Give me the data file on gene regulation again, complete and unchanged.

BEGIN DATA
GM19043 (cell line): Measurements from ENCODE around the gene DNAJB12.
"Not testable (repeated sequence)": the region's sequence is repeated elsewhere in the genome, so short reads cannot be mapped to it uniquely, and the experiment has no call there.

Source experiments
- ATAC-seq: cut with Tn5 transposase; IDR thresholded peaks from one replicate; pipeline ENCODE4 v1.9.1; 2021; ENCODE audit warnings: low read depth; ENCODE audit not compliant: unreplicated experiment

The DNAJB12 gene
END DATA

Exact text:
GM19043 (cell line): Measurements from ENCODE around the gene DNAJB12.
"Not testable (repeated sequence)": the region's sequence is repeated elsewhere in the genome, so short reads cannot be mapped to it uniquely, and the experiment has no call there.

Source experiments
- ATAC-seq: cut with Tn5 transposase; IDR thresholded peaks from one replicate; pipeline ENCODE4 v1.9.1; 2021; ENCODE audit warnings: low read depth; ENCODE audit not compliant: unreplicated experiment

The DNAJB12 gene